shrinking peppers in size

The Hard Science About What Happens to Your Junk as You Age

ED, you might expect. But curving?

Like a well-aged whiskey, a maturing penis isn’t a bad thing. Even if you don’t want to crank out kids in your 60’s a la Alec Baldwin, it’s reassuring to know that plenty of guys still get hard into their sixth decade and beyond.

But like the rest of your body, your junk is in the hands of Father Time. And with every passing year, the idea of an “old man penis” looms.

As you get older, your penis may curve, shrink, or change color. You might need more stimulation to get aroused.

Some age-related changes to your junk—like graying pubes—are simply a matter of aesthetics. Others, like shrinkage and an increased cancer risk can be avoided or kept at bay by following healthy habits like following a clean diet and adopting resistance training, says urologist Wagner Baptiste, M.D.

Here, Baptiste explains the most common age-related penis changes and what to do if you spot them.

1. It Might Curve

The main culprit of a curved shaft is Peyronie’s disease, a build-up of plaque and scar tissue that causes your penis to be rigid and curved—even when it’s flaccid.

Approximately 1-13 in 100 men will develop the condition, which usually strikes men in their 50’s, says Baptiste.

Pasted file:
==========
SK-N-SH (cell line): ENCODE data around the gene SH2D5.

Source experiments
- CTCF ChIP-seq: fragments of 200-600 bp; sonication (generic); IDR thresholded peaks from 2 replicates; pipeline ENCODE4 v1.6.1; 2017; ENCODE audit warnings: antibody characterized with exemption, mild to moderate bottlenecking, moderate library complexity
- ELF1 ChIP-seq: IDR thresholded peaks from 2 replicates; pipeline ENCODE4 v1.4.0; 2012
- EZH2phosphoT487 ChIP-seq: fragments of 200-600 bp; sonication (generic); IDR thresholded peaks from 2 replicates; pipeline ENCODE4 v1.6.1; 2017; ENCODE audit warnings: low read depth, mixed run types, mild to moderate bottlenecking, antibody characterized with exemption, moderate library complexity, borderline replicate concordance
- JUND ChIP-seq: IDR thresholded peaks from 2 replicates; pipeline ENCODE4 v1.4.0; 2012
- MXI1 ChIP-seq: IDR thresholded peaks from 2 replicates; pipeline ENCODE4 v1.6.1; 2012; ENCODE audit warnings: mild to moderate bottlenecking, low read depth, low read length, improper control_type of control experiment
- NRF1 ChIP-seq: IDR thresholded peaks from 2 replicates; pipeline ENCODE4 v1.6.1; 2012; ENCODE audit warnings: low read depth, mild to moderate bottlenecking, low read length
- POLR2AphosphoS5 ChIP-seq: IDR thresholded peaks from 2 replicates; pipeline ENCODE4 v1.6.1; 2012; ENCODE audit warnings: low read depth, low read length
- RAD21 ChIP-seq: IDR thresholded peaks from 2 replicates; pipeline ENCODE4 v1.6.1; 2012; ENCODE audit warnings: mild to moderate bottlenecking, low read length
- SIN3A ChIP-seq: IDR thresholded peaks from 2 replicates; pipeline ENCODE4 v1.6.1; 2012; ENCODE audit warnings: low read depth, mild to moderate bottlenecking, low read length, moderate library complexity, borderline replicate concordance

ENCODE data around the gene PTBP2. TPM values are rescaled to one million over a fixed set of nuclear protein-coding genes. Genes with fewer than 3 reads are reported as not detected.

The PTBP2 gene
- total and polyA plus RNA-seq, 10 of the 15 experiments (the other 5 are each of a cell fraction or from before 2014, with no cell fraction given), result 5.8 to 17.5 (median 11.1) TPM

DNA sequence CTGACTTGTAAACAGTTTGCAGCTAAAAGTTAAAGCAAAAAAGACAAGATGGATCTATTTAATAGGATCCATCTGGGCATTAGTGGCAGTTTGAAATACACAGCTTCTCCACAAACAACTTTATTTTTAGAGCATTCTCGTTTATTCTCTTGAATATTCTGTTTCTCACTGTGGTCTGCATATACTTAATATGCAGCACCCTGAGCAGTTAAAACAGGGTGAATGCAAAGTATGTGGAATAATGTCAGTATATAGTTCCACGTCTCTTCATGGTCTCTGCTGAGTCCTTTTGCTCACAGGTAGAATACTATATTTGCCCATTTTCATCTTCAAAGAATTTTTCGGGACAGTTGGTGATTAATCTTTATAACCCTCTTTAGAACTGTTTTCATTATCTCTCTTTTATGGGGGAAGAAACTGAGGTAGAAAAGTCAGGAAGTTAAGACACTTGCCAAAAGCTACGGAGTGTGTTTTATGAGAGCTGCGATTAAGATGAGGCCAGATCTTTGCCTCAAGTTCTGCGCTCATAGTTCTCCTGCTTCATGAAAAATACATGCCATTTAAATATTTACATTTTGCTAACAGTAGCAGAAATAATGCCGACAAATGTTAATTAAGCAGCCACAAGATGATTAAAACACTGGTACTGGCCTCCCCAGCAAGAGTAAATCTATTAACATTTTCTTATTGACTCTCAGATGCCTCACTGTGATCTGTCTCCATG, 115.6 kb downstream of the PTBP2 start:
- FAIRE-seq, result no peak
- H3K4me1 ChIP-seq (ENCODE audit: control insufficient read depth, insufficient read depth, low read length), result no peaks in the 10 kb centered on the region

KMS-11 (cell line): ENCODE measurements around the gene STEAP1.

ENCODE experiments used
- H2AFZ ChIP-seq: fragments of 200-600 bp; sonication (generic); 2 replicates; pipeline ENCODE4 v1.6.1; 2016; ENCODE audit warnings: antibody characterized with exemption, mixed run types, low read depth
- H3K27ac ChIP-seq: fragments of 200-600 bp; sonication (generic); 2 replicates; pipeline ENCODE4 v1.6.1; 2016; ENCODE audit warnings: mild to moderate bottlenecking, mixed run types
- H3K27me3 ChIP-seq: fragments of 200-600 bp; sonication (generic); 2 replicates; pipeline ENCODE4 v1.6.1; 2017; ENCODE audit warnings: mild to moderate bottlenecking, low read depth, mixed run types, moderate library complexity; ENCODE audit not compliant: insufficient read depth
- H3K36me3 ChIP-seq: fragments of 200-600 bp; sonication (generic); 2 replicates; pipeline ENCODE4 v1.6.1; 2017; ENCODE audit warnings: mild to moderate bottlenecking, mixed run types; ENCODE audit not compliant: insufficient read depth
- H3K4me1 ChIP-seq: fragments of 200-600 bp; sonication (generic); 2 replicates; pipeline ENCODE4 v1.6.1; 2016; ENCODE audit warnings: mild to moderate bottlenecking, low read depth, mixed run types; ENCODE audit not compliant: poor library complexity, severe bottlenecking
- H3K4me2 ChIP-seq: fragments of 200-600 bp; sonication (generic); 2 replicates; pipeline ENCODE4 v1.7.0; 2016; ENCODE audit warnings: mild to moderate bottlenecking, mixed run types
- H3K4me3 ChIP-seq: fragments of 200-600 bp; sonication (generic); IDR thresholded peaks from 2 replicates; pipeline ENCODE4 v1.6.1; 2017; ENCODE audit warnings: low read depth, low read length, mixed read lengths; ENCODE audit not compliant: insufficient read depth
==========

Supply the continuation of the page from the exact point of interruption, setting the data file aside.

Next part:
“Typically the curve is upwards, but it can curve to the right, left or down depending on how much plaque builds up and the way the tissue forms around it,” Baptiste says.

Some men are predisposed to Peyronie’s, but doctors don’t know the exact genes involved, Baptiste says, so most men aren’t diagnosed until symptoms occur.

The biggest cause of Peyronie’s is acute trauma and repetitive microvascular trauma (such as during certain sexual positions) where your penis could buckle (best to avoid “the helicopter” and “the pogo stick” then).

An injury to your tunica albuginea—the connective tissue that surrounds your penis—can cause your tissue to curve and allow plaque to build and set the curve in place, says Baptiste.

The same can happen with sports injuries, although they’re more rare, he says.

For some men, Peyronie’s causes painful erections and makes sex uncomfortable. Other men are merely bothered by the way it looks.

“If curvature is less than 30 degrees, it is unlikely to cause symptoms other than the curve,” says Baptiste. Surgery is a fix to correct the curve either by plicating the tunica on the opposite side of the curve or by removing the plaque when the curvature is troublesome. “If you operate before the full extent of plaque has formed, plaque can return and rebuild.”